Alistair Brownlee's Gold Post Box
3:20pm 8th August 2012
Royal Mail today celebrated Alistair Brownlee’s Men’s Triathlon Olympic gold medal win by painting an iconic red post box gold in his home town of Horsforth.
Royal Mail will be painting one of its much-loved red post boxes gold to celebrate every Team GB and ParalympicsGB gold medal win during the London 2012 Olympic Games and Paralympic Games
The UK is the first country to paint post boxes gold to celebrate Olympic and Paralympic gold medal wins
This is the first occasion in modern times when Royal Mail has changed the colour of its post boxes. Red has been the standard colour for UK boxes from 1874, with few exceptions
An iconic red post box in Alistair Brownlee’s home town of Horsforth was painted gold by Royal Mail today to celebrate his Olympic gold medal win.
To mark Alistair’s gold medal winning performance in the Men’s Triathlon, Royal Mail has painted GOLD the iconic red post box at Craghill PO - 77 New Road Side, Horsforth, LS18 4QD
The UK is the first country to paint post boxes gold to celebrate Olympic and Paralympic gold medal wins.
To celebrate the win, Royal Mail also produced special gold medal stamps yesterday, which are on sale in more than 500 Post Offices today, including the Post Office on Church Lane, Pudsey, West Yorkshire, neighbouring his home town of Horsforth.
The stamps feature an image of Alistair as he won the Men’s Triathlon yesterday. A further 4,700 branches will be selling the gold medal stamps within a week of a win.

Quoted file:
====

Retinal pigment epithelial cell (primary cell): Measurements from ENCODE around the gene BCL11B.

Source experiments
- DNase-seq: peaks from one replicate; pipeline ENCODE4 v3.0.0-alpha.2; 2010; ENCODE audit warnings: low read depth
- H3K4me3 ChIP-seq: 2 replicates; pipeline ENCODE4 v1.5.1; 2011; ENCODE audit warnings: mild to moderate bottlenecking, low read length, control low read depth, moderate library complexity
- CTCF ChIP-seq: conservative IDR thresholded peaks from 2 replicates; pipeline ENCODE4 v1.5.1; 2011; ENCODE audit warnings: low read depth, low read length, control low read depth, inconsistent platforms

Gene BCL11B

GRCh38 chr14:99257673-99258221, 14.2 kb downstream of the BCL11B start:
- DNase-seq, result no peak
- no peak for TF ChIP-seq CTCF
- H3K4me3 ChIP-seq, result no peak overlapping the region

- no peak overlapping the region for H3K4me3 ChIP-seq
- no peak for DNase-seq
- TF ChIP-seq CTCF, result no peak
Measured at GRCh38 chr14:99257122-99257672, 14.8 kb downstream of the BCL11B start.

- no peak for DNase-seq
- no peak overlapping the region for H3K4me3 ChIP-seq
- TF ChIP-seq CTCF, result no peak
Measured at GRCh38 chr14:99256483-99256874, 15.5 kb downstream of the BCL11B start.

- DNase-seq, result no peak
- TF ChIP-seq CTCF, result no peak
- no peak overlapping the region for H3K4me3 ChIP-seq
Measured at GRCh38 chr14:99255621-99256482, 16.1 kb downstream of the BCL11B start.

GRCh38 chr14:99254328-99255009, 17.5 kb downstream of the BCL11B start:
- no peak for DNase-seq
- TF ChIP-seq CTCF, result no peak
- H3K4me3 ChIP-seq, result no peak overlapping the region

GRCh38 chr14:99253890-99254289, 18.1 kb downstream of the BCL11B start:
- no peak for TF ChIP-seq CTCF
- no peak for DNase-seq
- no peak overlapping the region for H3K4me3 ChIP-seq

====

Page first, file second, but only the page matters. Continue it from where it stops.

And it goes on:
Royal Mail will be painting one of its iconic and much-loved red post boxes gold to celebrate every Team GB and ParalympicsGB gold medal win during the London 2012 Olympic Games and Paralympic Games.
This is a unique, highly visible and fitting way to recognise the successes of Team GB and ParalympicsGB gold medal win during the London 2012 Olympic and Paralympic Games.
Royal Mail’s post boxes are a much-loved part of the UK landscape. The UK was among the first countries to erect post boxes. Anthony Trollope, the famous nineteenth century author and former Chief Secretary to the Postmaster General, is credited with introducing pillar boxes to the UK, having seen them in France and Belgium.
Many of the first UK post boxes were painted green to blend in with the landscape. However, to make them more visible to the public, bright red was introduced in 1874. Red has remained the standard colour for UK boxes from then on, with few exceptions.
The gold boxes will remain in use and customers will be able to post mail in these boxes as normal. Mail collections from the boxes will also be unaffected. The boxes will be repainted in Royal Mail's traditional red in due course.
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